2007-05-22

Resources: Native Alternatives to Invasive Plants

As defined in U.S. Executive Order 13112 (Feb 3, 1999), an "invasive species" is:
1) non-native (or alien) to the ecosystem under consideration and
2) likely to cause economic or environmental harm or harm to human health.

Many, perhaps most (but not all) invasive plants were first introduced by gardeners as ornamental plants. For example, Ailanthus altissima, the Tree of Heaven, was cultivated as a shade tree. This is the "tree that grew in Brooklyn," and the Brooklyn Botanic Garden even uses its image in its merchandise such as t-shirts and tote bags.

Not every plant which can become invasive is a risk in all areas. It helps to understand the ecological region and regime in which you garden and the threats to nearby natural areas. For example, the map of the Plant Provinces of North America in the BBG book Native Alternatives to Invasive Plants places New York City and Long Island in the province of Eastern Deciduous Forests rather than Coastal Plain Forests. Yet Long Island was built from millenia of glacial deposits; the area south of the southern terminal moraine - including most of Brooklyn - has more in common with coastal outwash plains than upland forests. Similarly, Brooklyn's proximity to the ocean and the Gulf Stream moderates our temperatures compared to, say, the Bronx, the only borough on the mainland; our climate is a blend of Mid-Atlantic and New England as gardening goes.

Some states have taken the lead in making it illegal to sell, purchase, propagate or plant those species known to be invasive. Some gardeners, and nurseries, label such strategies "eco-fascism" and worse. I would support such legislation in New York, which has not yet joined the ranks of these states.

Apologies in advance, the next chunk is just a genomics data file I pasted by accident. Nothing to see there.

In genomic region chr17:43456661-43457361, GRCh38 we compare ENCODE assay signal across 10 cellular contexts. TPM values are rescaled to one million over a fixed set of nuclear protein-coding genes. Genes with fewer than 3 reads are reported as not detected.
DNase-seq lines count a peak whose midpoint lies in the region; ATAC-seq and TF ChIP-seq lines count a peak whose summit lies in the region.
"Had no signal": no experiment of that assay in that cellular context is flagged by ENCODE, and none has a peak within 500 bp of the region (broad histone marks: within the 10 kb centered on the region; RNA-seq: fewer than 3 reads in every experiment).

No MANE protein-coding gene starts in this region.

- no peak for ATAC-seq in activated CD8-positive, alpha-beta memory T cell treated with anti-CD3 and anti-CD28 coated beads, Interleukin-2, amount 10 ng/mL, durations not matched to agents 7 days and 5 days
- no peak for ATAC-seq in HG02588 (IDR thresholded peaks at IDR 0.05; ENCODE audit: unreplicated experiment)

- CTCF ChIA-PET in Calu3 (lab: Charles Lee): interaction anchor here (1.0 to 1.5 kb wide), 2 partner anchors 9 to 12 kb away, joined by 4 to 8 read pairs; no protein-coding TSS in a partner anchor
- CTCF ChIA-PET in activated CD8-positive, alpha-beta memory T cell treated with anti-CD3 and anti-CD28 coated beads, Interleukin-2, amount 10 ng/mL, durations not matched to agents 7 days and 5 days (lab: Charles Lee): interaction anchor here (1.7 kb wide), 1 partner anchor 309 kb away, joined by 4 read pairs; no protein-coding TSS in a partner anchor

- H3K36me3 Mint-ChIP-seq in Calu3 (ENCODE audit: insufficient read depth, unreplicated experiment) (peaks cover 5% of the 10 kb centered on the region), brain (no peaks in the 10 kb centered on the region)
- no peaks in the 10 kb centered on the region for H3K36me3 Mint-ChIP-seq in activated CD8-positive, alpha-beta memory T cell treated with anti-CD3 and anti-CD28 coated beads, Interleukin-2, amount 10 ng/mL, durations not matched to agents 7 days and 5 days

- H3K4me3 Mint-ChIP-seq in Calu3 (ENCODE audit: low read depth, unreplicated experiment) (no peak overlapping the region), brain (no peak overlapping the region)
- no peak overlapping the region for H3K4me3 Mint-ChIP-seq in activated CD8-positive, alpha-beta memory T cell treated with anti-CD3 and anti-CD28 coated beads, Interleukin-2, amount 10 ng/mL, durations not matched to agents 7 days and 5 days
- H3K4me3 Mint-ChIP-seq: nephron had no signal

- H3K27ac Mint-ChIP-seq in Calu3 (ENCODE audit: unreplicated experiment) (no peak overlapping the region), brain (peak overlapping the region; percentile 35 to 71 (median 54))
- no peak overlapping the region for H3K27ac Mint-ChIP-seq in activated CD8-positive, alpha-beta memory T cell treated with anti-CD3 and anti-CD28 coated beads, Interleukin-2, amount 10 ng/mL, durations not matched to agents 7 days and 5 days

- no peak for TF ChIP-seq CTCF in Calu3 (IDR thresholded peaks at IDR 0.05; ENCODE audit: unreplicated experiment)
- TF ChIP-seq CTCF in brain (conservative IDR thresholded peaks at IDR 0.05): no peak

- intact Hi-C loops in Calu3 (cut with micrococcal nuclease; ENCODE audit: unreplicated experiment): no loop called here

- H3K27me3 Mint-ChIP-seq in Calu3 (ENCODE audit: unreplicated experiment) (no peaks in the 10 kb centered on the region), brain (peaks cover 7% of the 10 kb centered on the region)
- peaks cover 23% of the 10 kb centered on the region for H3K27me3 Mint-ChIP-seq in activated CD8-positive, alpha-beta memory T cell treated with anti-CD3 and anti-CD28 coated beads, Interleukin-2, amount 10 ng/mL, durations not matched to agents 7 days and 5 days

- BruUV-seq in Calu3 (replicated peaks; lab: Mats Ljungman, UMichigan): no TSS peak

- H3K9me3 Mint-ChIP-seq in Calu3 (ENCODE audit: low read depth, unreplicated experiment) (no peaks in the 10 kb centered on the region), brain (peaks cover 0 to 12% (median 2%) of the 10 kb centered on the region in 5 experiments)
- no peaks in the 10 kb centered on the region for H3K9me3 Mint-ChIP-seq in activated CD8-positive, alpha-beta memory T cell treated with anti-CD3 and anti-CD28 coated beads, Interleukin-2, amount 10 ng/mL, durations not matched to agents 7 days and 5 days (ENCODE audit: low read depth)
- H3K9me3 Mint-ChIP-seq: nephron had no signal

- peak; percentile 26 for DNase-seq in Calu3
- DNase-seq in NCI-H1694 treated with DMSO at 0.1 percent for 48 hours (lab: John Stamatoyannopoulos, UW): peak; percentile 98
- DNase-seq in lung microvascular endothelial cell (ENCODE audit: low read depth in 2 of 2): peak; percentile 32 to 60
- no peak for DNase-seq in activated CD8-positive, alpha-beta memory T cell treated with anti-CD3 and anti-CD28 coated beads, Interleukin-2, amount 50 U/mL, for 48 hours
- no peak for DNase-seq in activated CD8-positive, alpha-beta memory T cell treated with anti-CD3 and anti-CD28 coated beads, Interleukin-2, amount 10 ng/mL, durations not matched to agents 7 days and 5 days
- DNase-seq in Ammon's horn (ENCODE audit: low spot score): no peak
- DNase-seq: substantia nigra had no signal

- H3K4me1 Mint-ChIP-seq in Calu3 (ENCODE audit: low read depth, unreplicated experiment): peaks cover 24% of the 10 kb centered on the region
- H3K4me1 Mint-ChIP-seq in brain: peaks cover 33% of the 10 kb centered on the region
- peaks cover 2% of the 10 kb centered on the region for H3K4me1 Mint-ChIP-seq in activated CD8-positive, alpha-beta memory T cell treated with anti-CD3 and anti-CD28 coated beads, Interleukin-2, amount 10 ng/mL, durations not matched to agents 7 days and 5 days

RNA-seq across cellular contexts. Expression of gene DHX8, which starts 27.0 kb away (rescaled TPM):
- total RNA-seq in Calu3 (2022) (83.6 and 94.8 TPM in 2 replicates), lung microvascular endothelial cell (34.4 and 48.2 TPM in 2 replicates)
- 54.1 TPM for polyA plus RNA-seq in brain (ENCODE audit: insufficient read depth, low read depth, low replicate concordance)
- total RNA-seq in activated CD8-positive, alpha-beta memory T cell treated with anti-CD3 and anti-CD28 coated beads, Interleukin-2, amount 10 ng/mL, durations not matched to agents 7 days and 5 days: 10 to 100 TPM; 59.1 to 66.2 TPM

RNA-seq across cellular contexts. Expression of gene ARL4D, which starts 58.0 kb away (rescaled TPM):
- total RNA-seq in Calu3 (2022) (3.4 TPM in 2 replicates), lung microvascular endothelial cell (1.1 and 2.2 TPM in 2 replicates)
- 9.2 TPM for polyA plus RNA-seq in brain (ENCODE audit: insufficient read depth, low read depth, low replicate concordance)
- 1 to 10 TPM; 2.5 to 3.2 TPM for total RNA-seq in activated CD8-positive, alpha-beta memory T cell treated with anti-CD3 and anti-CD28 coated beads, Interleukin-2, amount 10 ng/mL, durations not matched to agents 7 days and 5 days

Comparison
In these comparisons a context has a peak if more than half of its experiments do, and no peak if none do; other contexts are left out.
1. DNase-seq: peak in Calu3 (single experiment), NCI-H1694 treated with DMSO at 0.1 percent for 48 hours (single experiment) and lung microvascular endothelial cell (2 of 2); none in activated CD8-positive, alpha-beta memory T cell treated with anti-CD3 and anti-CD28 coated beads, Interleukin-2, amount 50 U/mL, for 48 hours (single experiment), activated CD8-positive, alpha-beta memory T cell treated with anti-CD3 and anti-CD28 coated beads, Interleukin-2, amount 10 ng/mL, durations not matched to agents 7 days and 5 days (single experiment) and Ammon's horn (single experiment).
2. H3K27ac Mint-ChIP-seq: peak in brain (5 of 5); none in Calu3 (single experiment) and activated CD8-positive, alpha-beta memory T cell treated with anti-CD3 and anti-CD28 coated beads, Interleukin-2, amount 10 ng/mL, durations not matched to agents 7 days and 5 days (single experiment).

However, legislation should not be the sole strategy. Education must be a primary strategy. As gardeners, we can learn about the natural areas around us and the threats to them. We can avoid purchasing, propagating, planting or recommending plants known to be invasive. We can learn about alternative non-invasive or native choices for plants in our gardens. And we can educate others about these issues and possible solutions.

Mid-Atlantic

Kick the Invasive Exotic Gardening Habit with Great Native Plant Alternatives
National Arboretum

New England

Native Alternatives to Invasive Plants
University of Massachusetts at Boston
via Invasive Species Weblog

General

Native Alternatives to Invasive Plants (Excerpts from book)
Brooklyn Botanic Garden

Links

2 comments:

lisa said...

Very informative! As a gardener I try to behave myself and avoid invasives. As a stubborn female who wants to plant what she wants...it can be difficult. But I am trying....

Xris said...

Lisa: And it's easier for me to declare something in the abstract like this post on my blog. It's harder when I see what my neighbors are planting to see it as a "teachable moment"! I've had to learn about these things, and I need to give others the benefit of the doubt.

There are also degrees of risk associated with cultivating invasive plants. Where I am in Brooklyn is lower risk than if I was, say, adjacent to Prospect Park, or closer to a wilderness area.